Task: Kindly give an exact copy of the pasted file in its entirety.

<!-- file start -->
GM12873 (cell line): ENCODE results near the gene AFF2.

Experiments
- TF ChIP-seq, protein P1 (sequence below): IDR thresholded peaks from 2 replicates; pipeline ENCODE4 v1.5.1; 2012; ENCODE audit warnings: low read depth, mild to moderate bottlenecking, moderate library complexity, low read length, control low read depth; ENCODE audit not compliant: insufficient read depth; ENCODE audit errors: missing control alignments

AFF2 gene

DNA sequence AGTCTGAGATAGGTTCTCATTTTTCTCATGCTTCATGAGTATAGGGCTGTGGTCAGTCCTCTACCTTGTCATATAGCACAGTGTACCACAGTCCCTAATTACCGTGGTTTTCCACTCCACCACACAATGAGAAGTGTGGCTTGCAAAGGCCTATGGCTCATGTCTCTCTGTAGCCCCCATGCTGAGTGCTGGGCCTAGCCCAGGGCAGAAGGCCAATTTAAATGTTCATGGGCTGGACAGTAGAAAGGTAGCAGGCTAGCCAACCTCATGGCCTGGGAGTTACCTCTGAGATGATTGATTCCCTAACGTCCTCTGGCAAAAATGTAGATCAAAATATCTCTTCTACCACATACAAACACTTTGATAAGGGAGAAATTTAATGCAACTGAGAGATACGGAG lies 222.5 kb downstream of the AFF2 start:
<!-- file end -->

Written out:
GM12873 (cell line): ENCODE results near the gene AFF2.

Experiments
- TF ChIP-seq, protein P1 (sequence below): IDR thresholded peaks from 2 replicates; pipeline ENCODE4 v1.5.1; 2012; ENCODE audit warnings: low read depth, mild to moderate bottlenecking, moderate library complexity, low read length, control low read depth; ENCODE audit not compliant: insufficient read depth; ENCODE audit errors: missing control alignments

AFF2 gene

DNA sequence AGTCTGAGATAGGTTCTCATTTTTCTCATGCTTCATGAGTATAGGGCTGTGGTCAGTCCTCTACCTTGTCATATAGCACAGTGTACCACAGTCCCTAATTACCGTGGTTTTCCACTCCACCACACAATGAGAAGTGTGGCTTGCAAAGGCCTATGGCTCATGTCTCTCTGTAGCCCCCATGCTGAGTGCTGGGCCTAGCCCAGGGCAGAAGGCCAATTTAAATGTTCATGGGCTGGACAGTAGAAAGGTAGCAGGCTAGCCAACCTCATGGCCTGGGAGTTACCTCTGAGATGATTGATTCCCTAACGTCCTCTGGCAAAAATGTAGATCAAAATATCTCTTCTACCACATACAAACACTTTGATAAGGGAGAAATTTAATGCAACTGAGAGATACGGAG lies 222.5 kb downstream of the AFF2 start: